No French GP - 1910

This brief article first appeared in the December 5, 1909 Indianapolis Star. It concerns the on-again, off-again status of the French Grand Prix. Established in 1906 the race was a response to the limitations of cars originating from any one country in its predecessor race, the James Gordon Bennett Cup. France was the dominant car producing nation in the world and expected to walk over all other countries in their own race. After winning in 1906 French teams were shut of victory the next two years. The Automobile Club of France (ACF) decided against hosting the event in 1909.
This article discusses the debate over resuming the event in 1910. Despite earlier optimisim reports by this publication date noted that new developments indicated yet another year of no major race in the country that was home to some of the most advanced automobiles in the world.
These developments rekindled the debate about stock cars and "freak racers," if not in Europe at least in America. This article reports that there were some in Europe that were considering the American trend of the day to race stock cars as opposed to purpose-built race cars referred to as "speed creations."
To this point read this excerpt:
"Several prominent European manufacturers refused point blank to enter a Grand Prix unless it was closed to stock cars. This means that the stock car slogan of the American delegates to the international rules conference will be accepted favorably by the Europeans. It is a known fact that it is the intention of the American racing bodies to promote international contests between stock models, instead of the unusually high-powered "speed monsters."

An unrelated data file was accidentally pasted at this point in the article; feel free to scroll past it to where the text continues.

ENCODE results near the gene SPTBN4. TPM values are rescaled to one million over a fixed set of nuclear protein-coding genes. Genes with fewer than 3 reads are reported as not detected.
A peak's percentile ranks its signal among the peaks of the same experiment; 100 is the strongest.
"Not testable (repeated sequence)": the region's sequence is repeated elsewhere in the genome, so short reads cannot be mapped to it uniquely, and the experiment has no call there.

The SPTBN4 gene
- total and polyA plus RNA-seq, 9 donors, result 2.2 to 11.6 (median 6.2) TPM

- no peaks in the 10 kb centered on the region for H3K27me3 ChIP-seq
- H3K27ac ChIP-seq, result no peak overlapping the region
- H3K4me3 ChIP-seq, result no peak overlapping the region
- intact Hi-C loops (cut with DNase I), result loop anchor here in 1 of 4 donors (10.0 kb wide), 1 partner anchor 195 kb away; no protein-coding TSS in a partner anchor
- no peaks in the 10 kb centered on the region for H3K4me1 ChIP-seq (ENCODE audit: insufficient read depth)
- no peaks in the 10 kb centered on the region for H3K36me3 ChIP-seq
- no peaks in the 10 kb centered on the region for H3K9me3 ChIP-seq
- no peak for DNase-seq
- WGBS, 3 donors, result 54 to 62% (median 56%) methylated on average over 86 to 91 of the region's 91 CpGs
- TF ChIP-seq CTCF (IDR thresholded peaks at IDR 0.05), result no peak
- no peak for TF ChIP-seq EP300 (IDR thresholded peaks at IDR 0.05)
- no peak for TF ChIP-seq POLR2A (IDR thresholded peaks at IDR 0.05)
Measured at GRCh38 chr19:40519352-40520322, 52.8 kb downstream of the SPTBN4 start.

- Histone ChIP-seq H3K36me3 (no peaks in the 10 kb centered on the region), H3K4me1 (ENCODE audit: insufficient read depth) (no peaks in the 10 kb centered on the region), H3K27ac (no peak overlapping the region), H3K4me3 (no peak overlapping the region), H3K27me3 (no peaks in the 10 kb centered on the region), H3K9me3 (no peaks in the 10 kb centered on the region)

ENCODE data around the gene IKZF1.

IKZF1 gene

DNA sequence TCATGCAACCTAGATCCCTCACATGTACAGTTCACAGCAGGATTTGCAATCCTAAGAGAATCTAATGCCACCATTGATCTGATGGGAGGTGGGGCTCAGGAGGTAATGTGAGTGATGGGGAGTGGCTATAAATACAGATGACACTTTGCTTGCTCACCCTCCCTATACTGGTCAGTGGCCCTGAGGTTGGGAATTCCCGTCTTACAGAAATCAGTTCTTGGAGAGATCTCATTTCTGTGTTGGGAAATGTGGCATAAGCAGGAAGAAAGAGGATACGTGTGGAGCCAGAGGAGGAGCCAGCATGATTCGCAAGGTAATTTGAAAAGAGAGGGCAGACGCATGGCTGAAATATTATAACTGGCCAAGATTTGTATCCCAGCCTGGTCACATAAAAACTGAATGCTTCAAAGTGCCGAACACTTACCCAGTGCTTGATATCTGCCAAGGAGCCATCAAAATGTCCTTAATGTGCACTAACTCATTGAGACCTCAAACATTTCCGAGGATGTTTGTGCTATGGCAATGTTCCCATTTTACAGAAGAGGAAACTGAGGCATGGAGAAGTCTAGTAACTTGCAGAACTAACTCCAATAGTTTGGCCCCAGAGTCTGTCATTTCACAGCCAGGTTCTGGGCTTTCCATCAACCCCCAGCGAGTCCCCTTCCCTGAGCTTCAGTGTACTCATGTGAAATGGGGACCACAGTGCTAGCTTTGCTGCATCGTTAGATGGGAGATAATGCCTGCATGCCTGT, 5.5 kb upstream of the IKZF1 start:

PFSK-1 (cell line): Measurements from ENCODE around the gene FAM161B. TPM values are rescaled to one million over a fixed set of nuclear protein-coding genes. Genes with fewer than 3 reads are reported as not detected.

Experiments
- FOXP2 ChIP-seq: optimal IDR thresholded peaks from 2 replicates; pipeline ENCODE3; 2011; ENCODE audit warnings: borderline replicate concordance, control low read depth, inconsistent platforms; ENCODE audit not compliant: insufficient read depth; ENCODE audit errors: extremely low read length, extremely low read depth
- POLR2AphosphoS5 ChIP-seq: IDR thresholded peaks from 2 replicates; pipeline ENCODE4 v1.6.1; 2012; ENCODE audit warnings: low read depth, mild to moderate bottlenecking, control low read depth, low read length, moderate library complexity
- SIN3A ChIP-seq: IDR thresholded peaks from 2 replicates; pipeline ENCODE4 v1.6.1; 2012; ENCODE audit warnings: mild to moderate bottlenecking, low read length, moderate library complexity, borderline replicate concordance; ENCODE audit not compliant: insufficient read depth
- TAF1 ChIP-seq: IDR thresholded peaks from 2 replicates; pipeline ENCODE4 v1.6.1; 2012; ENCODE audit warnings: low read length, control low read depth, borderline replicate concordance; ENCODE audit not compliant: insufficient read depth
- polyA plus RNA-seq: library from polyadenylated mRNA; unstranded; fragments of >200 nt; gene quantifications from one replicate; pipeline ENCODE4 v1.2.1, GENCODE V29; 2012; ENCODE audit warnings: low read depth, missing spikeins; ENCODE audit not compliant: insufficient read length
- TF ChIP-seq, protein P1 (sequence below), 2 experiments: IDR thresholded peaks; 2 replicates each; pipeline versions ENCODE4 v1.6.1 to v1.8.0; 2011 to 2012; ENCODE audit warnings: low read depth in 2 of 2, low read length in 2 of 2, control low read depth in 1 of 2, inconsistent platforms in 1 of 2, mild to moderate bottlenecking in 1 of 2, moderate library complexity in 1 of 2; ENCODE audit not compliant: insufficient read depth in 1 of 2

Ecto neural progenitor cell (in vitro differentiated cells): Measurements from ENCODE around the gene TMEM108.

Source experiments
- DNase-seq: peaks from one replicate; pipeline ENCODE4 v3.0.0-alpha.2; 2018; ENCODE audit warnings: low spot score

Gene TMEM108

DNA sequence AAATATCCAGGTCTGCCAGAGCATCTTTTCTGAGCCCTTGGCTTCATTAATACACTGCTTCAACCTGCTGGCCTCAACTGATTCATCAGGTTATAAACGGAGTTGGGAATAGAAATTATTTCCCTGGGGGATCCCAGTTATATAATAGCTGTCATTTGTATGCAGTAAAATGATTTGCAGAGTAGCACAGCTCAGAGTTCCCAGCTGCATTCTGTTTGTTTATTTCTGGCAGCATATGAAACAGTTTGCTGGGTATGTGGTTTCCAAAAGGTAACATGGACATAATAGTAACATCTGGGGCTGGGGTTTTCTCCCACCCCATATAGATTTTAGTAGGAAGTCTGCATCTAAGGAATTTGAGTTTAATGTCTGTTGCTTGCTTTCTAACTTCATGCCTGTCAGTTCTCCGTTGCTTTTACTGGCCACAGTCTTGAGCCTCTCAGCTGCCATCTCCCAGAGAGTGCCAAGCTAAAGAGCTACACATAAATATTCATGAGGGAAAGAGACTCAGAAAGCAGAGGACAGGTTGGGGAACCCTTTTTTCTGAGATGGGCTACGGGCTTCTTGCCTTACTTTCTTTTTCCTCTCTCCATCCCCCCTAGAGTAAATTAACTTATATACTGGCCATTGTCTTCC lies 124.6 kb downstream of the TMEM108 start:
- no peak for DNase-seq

I am skeptical that there was a serious movement in Europe toward stock cars. It seems to me the continued focus on performance and craftsmanship in those countries over the ensuing decades makes this conclustion self-evident.
Apparently the ACF had issued a stimpulation that the race would only be sanctioned if there were 45 entries. An unnamed "private concern" had indicated that it would be possible to stage the race with just 30 entries and they were considering intervening to do so if the ACF balked. There was no French Grand Prix in 1910 and the event would not resume until 1914.

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